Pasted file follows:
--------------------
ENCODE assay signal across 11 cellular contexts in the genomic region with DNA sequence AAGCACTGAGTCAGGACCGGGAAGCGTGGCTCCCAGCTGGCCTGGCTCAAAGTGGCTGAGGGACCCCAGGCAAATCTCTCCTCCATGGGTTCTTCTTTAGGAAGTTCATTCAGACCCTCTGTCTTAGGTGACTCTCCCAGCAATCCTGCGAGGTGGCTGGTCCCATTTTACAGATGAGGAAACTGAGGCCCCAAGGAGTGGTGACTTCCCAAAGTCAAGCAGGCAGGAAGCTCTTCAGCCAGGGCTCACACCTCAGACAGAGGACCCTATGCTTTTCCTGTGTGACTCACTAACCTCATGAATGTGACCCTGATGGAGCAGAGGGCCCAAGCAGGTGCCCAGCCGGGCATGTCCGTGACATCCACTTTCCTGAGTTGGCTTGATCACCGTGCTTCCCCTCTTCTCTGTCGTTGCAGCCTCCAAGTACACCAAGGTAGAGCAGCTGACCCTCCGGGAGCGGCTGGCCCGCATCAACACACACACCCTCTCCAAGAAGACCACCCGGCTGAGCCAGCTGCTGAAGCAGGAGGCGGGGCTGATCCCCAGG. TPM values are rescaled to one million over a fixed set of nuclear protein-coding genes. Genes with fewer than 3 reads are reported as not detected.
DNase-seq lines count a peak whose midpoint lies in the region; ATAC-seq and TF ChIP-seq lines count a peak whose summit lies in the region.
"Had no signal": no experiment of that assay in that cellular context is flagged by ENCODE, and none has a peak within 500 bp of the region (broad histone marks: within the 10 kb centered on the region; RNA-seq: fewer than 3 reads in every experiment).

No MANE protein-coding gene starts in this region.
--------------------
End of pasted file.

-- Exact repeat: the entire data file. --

ENCODE assay signal across 11 cellular contexts in the genomic region with DNA sequence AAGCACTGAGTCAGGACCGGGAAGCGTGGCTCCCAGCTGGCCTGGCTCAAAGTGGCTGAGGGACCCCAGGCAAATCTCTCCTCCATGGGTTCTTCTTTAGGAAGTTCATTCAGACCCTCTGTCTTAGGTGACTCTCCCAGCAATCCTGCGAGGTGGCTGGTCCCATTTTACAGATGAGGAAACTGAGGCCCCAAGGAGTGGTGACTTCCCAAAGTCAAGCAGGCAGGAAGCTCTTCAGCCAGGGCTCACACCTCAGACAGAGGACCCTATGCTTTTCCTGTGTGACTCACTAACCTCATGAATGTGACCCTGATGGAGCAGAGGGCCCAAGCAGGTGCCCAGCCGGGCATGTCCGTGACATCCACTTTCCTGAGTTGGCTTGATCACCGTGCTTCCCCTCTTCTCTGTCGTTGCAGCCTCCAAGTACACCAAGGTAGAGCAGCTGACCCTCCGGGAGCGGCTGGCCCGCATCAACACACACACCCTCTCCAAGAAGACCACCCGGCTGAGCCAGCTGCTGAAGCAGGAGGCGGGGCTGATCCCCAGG. TPM values are rescaled to one million over a fixed set of nuclear protein-coding genes. Genes with fewer than 3 reads are reported as not detected.
DNase-seq lines count a peak whose midpoint lies in the region; ATAC-seq and TF ChIP-seq lines count a peak whose summit lies in the region.
"Had no signal": no experiment of that assay in that cellular context is flagged by ENCODE, and none has a peak within 500 bp of the region (broad histone marks: within the 10 kb centered on the region; RNA-seq: fewer than 3 reads in every experiment).

No MANE protein-coding gene starts in this region.